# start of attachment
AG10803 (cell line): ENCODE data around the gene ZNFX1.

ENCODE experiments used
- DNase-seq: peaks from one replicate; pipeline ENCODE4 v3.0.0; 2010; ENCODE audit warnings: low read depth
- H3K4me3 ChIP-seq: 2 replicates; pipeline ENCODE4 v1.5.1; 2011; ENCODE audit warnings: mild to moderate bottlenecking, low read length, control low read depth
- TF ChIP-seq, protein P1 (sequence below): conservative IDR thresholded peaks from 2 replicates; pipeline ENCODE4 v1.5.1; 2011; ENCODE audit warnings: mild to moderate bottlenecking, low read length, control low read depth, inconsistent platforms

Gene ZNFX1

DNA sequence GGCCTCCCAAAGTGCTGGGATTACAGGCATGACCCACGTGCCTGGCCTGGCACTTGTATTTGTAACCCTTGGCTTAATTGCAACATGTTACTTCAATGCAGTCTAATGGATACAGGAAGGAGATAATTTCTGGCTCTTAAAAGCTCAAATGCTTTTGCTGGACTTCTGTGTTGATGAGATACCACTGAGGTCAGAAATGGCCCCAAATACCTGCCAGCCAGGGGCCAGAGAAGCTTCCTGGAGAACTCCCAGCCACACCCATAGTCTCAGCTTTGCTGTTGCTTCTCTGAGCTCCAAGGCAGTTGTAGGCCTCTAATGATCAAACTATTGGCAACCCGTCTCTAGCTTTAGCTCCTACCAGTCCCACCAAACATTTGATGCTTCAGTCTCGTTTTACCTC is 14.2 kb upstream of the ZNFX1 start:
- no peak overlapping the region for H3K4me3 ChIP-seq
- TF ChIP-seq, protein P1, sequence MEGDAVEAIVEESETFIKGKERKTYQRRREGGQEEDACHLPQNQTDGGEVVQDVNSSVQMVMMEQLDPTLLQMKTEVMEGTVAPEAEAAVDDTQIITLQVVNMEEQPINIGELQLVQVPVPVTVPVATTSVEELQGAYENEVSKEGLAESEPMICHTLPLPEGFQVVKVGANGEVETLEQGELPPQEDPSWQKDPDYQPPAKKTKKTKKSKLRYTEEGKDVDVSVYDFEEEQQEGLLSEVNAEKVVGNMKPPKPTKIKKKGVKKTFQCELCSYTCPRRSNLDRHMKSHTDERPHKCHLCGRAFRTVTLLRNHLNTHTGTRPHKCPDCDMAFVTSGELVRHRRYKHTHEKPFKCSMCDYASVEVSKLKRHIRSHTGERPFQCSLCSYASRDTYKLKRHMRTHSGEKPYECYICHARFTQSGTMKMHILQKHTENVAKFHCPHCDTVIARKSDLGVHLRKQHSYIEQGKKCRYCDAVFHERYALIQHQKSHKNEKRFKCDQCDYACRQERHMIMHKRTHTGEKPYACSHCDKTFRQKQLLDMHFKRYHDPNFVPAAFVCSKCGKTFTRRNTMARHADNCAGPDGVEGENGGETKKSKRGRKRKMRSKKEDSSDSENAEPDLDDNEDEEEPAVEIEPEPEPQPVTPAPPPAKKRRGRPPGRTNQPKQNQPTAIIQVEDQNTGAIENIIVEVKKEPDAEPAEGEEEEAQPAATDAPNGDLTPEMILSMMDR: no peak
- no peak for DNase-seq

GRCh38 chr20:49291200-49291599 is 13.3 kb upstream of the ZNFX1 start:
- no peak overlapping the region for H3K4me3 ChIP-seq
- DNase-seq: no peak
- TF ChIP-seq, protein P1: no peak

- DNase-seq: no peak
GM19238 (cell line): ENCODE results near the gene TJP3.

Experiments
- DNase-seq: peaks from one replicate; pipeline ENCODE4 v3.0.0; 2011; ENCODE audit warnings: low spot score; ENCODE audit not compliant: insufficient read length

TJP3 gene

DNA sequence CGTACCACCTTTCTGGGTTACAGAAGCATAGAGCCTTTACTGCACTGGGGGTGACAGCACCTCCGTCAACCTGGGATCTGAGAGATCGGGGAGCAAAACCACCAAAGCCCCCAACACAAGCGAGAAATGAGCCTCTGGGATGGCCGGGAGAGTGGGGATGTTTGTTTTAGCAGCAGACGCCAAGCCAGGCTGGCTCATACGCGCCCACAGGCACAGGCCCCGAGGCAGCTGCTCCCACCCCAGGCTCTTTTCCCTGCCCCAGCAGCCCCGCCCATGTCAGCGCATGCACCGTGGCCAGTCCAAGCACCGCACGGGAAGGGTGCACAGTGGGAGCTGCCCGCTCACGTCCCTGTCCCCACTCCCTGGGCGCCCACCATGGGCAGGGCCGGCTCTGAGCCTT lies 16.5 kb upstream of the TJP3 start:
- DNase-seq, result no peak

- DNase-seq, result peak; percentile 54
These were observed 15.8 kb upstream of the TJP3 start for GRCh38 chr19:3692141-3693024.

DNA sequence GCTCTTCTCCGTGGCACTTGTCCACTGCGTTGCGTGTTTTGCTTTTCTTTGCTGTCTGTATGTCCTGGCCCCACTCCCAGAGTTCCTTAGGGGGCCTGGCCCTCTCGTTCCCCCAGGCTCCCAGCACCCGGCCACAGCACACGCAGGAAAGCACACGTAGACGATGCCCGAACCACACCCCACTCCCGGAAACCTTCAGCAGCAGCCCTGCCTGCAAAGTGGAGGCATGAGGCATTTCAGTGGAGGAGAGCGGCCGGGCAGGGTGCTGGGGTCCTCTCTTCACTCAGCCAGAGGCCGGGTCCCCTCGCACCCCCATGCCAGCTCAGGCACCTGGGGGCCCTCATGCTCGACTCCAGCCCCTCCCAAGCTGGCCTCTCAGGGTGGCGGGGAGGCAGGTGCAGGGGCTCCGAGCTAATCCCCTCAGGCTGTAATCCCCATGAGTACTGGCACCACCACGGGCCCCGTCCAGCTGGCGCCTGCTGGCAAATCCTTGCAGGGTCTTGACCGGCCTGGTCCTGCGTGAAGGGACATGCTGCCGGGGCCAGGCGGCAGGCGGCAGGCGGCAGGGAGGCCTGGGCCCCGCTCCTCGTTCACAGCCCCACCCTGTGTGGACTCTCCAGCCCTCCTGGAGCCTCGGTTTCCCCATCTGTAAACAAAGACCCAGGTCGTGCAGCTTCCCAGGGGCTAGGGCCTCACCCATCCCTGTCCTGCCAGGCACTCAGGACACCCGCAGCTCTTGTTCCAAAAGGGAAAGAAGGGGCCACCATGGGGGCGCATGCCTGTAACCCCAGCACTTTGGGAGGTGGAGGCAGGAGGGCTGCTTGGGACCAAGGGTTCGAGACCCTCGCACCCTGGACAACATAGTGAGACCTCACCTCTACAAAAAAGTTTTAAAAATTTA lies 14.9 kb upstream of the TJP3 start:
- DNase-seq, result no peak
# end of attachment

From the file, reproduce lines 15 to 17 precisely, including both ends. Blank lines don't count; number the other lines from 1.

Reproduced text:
- DNase-seq: no peak
GM19238 (cell line): ENCODE results near the gene TJP3.

Experiments